Common eligibility test for Central govt jobs from 2022
The CET will be conducted by the newly constituted National Recruitment Agency (NRA) to screen/shortlist candidates for group B and C government jobs.
The first common eligibility test (CET) to recruit non-technical group B and C government staff has been delayed due to Covid-19 pandemic and is unlikely to be held by the end of this year, a senior Union minister said on Tuesday.
The CET will be conducted by the newly constituted National Recruitment Agency (NRA) to screen/shortlist candidates for above mentioned government jobs, selections for which were earlier done through the Staff Selection Commission (SSC), Railway Recruitment Boards (RRBs) and Institute of Banking Personnel Selection (IBPS), union minister for personnel, pensions and grievances Jitendra Singh said on Tuesday.
“This unique initiative undertaken with the personal intervention of Prime Minister Narendra Modi to screen and shortlist candidates for recruitment to Central government jobs was scheduled to take off with the first such test before the end of this year, but is likely to get delayed on account of the Covid pandemic, he said,” Singh said at the launch of e-Book Civil List-2021 of IAS officers.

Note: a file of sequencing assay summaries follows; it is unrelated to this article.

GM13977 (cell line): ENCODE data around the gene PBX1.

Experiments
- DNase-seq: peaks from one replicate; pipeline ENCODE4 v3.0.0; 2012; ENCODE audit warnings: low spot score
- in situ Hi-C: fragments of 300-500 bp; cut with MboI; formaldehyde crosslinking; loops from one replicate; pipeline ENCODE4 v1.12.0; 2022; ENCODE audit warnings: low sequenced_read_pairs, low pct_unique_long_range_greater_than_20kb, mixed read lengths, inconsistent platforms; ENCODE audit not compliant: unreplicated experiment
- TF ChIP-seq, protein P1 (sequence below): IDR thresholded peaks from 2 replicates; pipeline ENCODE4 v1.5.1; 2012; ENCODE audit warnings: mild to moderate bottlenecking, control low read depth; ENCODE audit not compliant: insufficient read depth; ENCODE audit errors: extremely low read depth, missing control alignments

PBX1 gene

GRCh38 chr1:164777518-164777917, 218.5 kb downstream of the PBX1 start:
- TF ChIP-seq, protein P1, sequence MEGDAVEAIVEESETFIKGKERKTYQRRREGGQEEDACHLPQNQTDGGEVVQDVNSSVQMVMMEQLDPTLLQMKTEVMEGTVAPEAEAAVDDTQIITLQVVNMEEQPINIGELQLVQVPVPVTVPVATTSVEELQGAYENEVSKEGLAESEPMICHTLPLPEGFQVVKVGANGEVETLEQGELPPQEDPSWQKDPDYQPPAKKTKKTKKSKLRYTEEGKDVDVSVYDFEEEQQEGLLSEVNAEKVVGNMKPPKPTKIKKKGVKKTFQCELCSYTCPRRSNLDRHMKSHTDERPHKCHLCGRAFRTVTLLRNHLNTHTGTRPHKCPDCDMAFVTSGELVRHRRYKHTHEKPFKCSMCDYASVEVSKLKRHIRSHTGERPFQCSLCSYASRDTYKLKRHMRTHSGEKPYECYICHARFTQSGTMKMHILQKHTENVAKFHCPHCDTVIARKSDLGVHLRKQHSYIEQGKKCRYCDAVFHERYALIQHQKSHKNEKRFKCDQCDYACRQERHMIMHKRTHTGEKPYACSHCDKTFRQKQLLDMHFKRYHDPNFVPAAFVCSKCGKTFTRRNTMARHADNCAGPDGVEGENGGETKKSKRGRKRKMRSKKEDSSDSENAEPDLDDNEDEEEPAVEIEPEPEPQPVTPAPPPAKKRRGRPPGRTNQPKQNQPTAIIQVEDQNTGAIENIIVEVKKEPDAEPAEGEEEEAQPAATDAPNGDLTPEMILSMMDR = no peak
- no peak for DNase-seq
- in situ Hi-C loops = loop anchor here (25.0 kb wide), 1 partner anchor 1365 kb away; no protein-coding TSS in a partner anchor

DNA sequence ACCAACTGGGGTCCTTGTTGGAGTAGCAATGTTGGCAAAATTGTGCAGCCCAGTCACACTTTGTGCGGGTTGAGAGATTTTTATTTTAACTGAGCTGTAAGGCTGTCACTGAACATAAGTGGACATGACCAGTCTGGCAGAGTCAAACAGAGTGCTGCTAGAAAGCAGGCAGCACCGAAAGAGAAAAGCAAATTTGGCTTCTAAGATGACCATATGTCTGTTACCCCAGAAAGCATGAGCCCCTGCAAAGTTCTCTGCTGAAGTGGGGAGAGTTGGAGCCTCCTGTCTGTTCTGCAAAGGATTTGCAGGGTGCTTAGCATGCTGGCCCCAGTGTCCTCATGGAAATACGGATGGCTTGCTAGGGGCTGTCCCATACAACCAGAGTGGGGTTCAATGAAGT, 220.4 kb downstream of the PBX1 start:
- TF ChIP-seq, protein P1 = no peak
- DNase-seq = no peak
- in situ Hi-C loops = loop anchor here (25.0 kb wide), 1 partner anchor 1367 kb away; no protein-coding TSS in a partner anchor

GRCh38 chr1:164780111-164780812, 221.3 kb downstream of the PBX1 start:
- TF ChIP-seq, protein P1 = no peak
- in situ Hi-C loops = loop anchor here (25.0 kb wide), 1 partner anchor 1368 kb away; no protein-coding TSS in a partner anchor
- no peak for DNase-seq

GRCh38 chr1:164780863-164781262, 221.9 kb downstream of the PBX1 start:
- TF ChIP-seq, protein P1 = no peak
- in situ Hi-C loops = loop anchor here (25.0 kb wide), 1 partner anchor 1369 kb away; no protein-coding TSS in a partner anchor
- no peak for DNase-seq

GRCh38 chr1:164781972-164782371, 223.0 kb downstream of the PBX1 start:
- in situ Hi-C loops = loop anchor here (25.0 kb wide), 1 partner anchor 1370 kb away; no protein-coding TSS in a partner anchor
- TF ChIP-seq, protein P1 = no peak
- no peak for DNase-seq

He said the CET will bring “ease of recruitment” to young job aspirants and be a “great boon” to those that live in remote areas. “The NRA will be a multi-agency body which will conduct the common test to screen and shortlist candidates for Group-‘B’ and ‘C’ (non-technical) posts,” he said. “The most significant feature of this reform is that every district in the country will have at least one examination centre which would greatly enhance access to the candidates living in far-flung areas.”
Singh also highlighted other reforms under taken by the government since 2014, such as doing away with the practice of getting documents attested by a gazetted officer and replacing it with self-attestation and mandatory three-month stint for Indian Administrative Service (IAS) officers as assistant secretaries with the Central government in the beginning of their career.
The government has also launched ‘Mission Karamyogi’ to streamline training and competency building of civil servants through an HR council comprising select union ministers, chief ministers, international leaders and civil servants who will choose the ‘right person for the right role’.
It is likely to be a major transition for the bureaucracy, as civil servants training will become a ‘continuous process’ and a dashboard will monitor and audit the capacity building scheme, and a report will be submitted annually to ascertain its success.